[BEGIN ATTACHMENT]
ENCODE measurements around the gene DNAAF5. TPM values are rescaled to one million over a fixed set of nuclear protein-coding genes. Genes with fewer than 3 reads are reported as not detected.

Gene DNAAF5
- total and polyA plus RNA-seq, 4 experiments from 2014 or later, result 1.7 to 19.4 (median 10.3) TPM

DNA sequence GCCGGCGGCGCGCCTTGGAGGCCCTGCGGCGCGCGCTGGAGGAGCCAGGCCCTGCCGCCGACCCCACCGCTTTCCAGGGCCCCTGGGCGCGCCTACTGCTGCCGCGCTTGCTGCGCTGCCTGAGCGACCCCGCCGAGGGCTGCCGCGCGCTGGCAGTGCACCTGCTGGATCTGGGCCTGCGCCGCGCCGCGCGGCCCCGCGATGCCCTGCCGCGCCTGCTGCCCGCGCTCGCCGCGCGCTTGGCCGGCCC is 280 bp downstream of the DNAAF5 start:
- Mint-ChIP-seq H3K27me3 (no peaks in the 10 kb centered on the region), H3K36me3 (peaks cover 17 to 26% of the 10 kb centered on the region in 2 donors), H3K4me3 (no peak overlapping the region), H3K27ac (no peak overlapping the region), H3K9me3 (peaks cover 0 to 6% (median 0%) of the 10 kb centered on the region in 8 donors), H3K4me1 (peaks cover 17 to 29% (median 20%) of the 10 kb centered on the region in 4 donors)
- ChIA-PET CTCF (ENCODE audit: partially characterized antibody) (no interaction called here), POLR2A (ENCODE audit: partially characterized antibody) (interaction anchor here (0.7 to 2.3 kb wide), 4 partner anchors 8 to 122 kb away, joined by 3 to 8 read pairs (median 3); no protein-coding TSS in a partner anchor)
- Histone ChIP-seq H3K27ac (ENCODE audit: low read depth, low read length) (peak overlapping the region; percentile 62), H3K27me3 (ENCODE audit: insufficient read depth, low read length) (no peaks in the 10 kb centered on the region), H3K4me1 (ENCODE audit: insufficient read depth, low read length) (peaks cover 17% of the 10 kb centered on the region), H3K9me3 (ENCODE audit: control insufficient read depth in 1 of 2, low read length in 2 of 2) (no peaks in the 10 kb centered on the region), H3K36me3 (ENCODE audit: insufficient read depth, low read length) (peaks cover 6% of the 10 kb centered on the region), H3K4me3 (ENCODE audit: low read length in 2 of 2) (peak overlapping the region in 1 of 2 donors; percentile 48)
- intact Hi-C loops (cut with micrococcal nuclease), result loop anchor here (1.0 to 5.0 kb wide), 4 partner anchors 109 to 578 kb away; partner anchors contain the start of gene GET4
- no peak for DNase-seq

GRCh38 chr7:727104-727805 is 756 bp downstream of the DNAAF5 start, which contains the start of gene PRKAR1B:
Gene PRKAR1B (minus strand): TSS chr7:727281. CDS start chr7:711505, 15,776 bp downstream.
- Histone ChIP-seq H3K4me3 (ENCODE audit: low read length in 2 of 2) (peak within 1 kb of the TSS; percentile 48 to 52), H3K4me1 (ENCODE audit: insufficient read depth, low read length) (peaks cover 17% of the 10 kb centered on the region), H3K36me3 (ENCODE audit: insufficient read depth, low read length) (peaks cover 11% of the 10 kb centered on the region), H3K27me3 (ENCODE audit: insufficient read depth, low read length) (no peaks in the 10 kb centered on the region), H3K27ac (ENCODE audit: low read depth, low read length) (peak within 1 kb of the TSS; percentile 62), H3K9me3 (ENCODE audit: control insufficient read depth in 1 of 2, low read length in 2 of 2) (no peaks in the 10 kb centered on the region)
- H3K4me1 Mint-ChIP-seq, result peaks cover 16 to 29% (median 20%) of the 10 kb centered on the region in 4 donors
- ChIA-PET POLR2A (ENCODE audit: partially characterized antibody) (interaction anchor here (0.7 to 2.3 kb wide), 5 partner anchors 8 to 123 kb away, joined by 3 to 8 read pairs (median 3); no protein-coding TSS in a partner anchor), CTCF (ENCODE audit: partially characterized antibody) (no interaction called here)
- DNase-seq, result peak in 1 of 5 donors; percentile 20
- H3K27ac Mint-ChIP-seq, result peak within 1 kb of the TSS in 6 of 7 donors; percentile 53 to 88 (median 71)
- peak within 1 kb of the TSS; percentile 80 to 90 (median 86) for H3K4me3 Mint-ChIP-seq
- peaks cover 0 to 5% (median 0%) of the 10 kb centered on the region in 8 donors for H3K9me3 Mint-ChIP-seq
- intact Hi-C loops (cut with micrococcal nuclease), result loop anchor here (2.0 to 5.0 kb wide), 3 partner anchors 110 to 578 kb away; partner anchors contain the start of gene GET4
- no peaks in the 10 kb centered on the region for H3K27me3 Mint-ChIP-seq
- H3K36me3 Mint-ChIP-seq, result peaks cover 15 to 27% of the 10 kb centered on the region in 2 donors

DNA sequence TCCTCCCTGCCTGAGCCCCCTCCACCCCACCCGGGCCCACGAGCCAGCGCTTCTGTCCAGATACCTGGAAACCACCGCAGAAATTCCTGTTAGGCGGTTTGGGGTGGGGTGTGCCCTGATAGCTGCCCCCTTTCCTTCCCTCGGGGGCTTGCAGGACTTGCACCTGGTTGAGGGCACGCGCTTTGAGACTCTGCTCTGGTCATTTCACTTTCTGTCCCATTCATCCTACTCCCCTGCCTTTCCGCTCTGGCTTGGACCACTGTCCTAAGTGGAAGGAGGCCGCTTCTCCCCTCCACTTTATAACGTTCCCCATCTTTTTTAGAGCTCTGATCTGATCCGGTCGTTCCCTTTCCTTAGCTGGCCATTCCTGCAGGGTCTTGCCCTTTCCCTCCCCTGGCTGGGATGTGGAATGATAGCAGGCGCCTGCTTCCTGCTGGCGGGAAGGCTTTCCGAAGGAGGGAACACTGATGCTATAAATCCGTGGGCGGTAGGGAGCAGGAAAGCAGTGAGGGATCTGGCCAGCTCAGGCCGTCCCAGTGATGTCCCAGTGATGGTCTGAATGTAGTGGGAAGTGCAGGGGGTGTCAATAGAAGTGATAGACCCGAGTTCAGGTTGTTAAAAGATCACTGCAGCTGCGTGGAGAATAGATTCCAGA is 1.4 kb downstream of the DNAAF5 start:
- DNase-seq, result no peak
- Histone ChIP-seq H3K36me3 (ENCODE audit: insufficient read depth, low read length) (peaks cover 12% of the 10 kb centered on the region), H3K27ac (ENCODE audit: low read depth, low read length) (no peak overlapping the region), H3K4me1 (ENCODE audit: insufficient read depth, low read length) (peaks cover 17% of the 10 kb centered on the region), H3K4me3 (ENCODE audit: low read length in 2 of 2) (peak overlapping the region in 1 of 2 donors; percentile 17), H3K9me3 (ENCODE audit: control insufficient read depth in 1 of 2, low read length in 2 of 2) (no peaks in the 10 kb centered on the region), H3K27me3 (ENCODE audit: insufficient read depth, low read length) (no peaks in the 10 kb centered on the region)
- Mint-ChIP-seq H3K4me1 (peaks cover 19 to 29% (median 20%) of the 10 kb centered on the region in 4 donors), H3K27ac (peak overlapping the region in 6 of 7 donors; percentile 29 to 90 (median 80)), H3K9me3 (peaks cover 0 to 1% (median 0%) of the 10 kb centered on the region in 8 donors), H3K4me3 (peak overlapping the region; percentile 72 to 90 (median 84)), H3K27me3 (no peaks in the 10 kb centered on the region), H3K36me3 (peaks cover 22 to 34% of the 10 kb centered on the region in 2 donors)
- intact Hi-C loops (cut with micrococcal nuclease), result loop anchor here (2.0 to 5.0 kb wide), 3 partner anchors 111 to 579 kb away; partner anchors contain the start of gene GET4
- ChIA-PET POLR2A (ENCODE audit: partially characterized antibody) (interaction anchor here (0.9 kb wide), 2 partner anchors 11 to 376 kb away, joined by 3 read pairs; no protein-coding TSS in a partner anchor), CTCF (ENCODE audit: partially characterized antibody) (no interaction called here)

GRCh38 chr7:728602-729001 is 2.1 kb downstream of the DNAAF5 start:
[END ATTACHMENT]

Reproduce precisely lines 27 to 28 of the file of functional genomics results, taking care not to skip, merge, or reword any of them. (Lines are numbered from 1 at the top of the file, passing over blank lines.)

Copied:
- ChIA-PET POLR2A (ENCODE audit: partially characterized antibody) (interaction anchor here (0.9 kb wide), 2 partner anchors 11 to 376 kb away, joined by 3 read pairs; no protein-coding TSS in a partner anchor), CTCF (ENCODE audit: partially characterized antibody) (no interaction called here)

GRCh38 chr7:728602-729001 is 2.1 kb downstream of the DNAAF5 start: